In the round-up: Mercedes team principal Toto Wolff says changes should be considered to the sprint qualifying format if it is to be used more widely during the 2022 F1 season.
Wolff: “fine line” to be balanced with sprint qualifying points
Speaking in response to a question from RaceFans, Wolff said he understood why Formula 1 CEO Stefano Domenicali wanted to pursue more sprint events.
“Stefano will know best from a commercial standpoint, I think he’s an expert,” said Wolff. “He has sat where I sit and now he’s on the other side and all the logic speaks for, from a commercial standpoint, more sprint races because you just generate another interesting session. One on Friday, one Saturday and one on Sunday. So I think I get that.”
However, Wolff said the points format for the extra Saturday races – which currently pay three, two and one for the drivers who finish first, second and third respectively – needs to be reviewed.
“If we were to do more then maybe the format overall needs to be tweaked. How many points are attributed, is it really three, two, one or should it go back to 10th place, without undervaluing the grand prix? So that’s a fine line, you need to need to balance.”
While Wolff previously said the number of sprint qualifying races should be capped at four, speaking last weekend he admitted the commercial argument for more was persuasive. “If Stefano says it creates just much more audiences and therefore, ability to monetise and create some special races, then I guess we need to follow his call.
“Then it’s about the old traditionalist in me that wants to have a grand prix on a Sunday at two or three o’clock. We just need to accept that maybe it needs the format tweak and have sprint races. So if it’s not four and not eight, maybe we will come out with six [events].”
As RaceFans reported yesterday, the F1 Commission has agreed a proposal to hold six sprint qualifying races next year. The FIA World Motor Sport Council will decide whether to approve the plan on Friday.
Hamilton “would have got to the end of the race” on starting intermediate tyres
Lewis Hamilton would have reached the end of Turkish Grand Prix on his original starting tyres, Mercedes technical director James Allison has said, though his lap times would have been drastically compromised.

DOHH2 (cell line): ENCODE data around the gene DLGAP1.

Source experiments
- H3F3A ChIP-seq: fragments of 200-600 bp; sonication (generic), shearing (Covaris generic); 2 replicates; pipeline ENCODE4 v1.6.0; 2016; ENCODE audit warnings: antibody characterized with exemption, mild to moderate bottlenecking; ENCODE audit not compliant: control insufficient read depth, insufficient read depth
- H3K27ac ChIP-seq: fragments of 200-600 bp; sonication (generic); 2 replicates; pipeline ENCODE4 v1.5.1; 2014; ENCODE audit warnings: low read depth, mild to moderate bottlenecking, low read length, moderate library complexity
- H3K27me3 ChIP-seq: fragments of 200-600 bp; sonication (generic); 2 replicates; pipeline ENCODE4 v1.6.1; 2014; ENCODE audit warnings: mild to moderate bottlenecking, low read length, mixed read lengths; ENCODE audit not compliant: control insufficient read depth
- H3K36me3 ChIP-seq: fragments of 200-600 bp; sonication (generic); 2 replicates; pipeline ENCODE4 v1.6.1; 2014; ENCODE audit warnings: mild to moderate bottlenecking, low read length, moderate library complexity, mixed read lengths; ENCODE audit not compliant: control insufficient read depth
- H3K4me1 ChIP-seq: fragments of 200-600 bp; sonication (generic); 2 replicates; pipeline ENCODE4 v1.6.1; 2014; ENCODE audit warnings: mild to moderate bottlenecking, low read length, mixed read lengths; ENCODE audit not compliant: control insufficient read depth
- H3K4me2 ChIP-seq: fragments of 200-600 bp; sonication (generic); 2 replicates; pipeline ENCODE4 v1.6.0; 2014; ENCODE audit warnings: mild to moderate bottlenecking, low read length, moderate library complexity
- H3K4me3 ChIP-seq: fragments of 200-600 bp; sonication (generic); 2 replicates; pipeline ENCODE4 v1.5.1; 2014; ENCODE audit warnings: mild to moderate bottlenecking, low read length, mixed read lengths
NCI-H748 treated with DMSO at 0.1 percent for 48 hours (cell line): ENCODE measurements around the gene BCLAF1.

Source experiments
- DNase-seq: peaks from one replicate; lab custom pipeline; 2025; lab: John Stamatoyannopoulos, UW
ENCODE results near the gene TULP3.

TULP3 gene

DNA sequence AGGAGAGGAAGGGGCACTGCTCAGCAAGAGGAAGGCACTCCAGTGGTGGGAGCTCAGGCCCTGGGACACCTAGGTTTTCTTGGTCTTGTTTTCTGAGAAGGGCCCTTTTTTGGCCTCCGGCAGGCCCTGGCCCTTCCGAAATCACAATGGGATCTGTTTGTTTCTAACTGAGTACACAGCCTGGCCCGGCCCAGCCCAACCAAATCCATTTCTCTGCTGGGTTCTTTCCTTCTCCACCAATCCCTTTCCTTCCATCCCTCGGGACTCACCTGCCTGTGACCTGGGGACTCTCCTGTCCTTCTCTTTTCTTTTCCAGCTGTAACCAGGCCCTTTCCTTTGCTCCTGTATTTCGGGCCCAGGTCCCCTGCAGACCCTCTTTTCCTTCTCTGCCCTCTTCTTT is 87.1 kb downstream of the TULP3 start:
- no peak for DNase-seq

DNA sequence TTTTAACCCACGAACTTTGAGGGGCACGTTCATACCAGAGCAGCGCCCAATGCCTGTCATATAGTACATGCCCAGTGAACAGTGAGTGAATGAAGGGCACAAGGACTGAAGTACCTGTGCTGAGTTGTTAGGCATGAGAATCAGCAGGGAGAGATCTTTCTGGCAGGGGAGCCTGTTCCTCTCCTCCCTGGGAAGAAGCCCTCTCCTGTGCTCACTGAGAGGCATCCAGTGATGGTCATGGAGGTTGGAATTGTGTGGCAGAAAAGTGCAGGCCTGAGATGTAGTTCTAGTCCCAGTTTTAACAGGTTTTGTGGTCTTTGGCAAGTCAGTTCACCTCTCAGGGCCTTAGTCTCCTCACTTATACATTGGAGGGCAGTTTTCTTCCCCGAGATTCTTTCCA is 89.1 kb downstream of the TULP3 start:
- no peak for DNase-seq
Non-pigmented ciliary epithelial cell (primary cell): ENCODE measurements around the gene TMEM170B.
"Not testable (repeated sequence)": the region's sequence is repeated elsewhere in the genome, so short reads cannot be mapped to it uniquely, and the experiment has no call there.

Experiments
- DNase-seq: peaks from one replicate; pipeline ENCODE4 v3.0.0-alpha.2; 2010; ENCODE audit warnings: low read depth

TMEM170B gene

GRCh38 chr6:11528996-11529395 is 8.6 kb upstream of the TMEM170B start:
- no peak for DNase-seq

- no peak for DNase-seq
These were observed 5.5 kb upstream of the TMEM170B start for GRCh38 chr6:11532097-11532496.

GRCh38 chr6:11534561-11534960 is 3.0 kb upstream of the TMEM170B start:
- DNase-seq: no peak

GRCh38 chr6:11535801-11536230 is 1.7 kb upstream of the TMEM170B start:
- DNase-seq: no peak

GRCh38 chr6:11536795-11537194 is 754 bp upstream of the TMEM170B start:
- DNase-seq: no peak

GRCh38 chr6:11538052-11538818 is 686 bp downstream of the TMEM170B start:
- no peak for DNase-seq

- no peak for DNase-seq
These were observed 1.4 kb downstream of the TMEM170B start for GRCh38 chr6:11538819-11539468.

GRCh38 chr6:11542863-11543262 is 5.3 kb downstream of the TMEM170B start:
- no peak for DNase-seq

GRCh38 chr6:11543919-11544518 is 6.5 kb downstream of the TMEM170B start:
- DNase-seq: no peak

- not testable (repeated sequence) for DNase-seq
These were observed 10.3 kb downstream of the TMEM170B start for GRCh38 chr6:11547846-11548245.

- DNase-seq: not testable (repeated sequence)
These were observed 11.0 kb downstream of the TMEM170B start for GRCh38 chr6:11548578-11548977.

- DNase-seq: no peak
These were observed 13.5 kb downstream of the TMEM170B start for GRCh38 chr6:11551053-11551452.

“Would we still have had inflated tyres that would be capable of going around the track? Yes, in all likelihood, we would have got to the end of the race on one set of tyres, able to circulate without difficulty,” explained Allison in a video published by the team.
“Other cars did that. Ocon did that for example. And our car typically runs its rubber better than many of our competitors. So, yes, we would have got to the end of the race.”
Deteriorating lap times, however, persuaded the team against trying a non-stop strategy. “The question is, how quick would we have been? And the evidence there is pretty clear: We would have been very slow,” Allison said.
“The tyre was using its rubber throughout the entire race and towards the end as the track approached dry but never quite got there, than that wear accelerated. And Lewis’s lap times were starting to get worse lap by lap by lap and while he would have made it to the end of the race, the pace would have been quite dismal by the time he got there.”
Williams commits to become carbon-positive by 2030
Williams has announced it will not only offset and reduce its carbon emissions but become net carbon positive by 2030.
Carbon positivity means actively removing more CO2 from the atmosphere than is released as a consequence of Williams’ operations, at its factory, trackside and in logistics terms.